Women’s Refugee Commission Commends International Family Planning Summit and Calls for Attention to Displaced Populations
New York, NY, July 9—This week, global health leaders are convening in London for a summit that is mobilizing efforts to expand access to contraceptives to an additional 120 million women in the poorest countries. Hosted by the UK’s Department for International Development and the Bill and Melinda Gates Foundation, the summit aims to rally international agencies, governments and organizations to make political and financial commitments to meet this goal, enabling more women and girls to have control over their lives and futures. The Women’s Refugee Commission welcomes this global movement and calls for greater consideration of some of the most vulnerable women and girls: the millions displaced because of political conflict and the millions more displaced by natural disasters. This population is currently severely underserved with little access to family planning.
Family planning saves lives. It prevents unwanted pregnancies and deaths that occur during pregnancy or childbirth; yet, there are more than 200 million women in developing countries without access to it. Many of these countries have among the highest rates of maternal death, and seven of the ten countries with the highest maternal mortality ratios have been, or are, affected by conflict.
The United Nations, governments and the world’s leading development organizations agreed upon a blueprint to lessen poverty by 2015 called the Millennium Development Goals. In order to meet Goal #5, “improve maternal health,” the need that displaced women and girls have for family planning must be met.
“Family planning should be a priority in crisis regions, but it is not,” said Sandra Krause, Director of Reproductive Health at the Women's Refugee Commission. “Where family planning services are available, they tend to be of very poor quality, clinics have inconsistent stock of supplies and many people are not aware of the services or how to access them.”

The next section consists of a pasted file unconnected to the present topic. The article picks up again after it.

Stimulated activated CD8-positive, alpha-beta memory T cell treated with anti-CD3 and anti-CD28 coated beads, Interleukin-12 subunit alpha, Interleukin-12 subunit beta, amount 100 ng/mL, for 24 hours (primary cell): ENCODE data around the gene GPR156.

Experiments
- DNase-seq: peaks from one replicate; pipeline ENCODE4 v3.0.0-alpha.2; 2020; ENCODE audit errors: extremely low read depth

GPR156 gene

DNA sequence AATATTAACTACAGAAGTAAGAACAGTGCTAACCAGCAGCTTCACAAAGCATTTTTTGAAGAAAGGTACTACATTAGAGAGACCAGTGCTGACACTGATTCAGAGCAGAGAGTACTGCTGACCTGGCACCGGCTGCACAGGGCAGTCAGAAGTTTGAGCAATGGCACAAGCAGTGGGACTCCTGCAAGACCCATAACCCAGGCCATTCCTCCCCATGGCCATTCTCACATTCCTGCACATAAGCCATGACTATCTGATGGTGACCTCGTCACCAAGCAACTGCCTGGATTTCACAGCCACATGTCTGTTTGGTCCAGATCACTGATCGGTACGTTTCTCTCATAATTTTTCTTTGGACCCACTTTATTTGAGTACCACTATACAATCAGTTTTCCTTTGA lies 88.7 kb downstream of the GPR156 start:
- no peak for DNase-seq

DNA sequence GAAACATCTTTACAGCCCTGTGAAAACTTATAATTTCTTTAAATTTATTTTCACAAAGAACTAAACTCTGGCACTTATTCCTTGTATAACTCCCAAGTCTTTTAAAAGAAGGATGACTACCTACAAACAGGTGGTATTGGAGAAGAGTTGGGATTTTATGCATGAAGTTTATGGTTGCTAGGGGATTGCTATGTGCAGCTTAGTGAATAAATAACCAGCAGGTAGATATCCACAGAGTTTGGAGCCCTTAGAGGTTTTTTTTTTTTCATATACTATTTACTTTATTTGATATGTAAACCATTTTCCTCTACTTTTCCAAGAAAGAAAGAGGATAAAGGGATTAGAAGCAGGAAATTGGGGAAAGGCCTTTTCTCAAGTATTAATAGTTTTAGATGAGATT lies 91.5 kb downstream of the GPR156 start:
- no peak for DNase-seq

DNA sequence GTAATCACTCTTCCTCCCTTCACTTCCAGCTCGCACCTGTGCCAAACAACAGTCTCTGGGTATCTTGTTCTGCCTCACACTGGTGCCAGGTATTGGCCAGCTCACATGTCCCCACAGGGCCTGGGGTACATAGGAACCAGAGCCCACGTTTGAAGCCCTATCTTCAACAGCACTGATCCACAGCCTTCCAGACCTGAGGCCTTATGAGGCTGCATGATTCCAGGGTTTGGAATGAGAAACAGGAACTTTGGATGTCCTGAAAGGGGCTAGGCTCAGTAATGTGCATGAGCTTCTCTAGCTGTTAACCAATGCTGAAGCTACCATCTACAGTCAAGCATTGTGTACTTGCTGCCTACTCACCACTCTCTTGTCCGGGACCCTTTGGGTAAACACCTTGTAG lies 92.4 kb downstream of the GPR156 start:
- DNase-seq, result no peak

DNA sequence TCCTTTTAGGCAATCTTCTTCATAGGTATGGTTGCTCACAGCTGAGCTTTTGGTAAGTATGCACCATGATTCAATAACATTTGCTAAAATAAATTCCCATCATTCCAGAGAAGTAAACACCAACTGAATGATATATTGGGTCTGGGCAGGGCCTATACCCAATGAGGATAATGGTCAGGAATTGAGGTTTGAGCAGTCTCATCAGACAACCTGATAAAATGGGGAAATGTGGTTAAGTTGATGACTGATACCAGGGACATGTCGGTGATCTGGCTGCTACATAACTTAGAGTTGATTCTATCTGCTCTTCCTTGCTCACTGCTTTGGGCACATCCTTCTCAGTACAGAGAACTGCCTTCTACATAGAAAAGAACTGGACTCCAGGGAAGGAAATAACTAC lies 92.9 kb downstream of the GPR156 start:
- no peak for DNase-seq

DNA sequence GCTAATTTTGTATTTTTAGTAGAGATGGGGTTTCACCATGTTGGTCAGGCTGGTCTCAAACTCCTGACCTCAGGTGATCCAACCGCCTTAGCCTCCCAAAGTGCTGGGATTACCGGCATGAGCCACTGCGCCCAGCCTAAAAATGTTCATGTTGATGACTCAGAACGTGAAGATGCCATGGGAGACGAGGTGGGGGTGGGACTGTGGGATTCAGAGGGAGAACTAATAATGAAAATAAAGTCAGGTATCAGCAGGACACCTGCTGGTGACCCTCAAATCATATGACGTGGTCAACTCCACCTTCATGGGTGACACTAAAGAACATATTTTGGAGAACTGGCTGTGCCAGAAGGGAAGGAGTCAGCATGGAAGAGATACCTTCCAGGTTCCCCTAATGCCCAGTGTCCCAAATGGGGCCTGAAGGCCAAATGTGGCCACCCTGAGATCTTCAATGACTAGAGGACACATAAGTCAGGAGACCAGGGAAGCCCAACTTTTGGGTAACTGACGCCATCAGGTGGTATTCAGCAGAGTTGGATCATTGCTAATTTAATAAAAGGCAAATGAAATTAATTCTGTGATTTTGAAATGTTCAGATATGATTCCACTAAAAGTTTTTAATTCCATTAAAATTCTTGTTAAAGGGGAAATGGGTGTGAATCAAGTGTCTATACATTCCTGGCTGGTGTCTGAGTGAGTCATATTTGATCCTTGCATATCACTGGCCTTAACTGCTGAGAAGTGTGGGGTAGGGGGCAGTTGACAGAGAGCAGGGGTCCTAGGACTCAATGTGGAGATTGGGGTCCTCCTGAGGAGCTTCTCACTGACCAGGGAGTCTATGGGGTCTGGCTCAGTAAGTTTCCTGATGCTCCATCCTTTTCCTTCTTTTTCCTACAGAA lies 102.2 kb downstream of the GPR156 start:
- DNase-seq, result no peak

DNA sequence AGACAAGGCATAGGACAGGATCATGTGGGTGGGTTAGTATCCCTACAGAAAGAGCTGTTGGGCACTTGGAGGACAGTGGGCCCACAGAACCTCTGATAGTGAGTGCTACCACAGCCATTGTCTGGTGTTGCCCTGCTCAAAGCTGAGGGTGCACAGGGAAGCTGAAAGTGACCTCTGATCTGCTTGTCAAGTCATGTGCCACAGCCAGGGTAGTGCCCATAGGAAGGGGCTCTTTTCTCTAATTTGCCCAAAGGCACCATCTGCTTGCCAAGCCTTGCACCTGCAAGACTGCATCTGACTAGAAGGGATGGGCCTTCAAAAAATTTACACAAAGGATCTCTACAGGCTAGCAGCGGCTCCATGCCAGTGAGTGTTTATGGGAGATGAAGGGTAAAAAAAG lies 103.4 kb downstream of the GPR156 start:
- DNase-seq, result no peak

In 2011, the Women’s Refugee Commission and the UN refugee agency conducted research on family planning in five crisis-affected countries: Djibouti, Jordan, Kenya, Malaysia and Uganda. This research found that use of contraception was lower in refugee camps than in surrounding communities and awareness of family planning among displaced populations was also low. Many had not heard about family planning, did not know about the range of methods or had misconceptions about it. For those who did have accurate knowledge about contraception, there were other significant barriers, such as long wait times and unhygienic practices. Adolescents reported limited access to information and services and a lack of privacy. All of these factors play a part in the poor uptake of family planning in these parts of the world.
The Women’s Refugee Commission urges governments and donors to extend the reach of their family planning services to women, men and adolescents who have been displaced by conflict or disaster. “To really save lives and meet the Millennium Development Goals, we have to recognize the rights and needs of displaced women and girls—the poorest of the poor and the most vulnerable,” noted Krause. “It is possible to reach them with quality services, and we must.”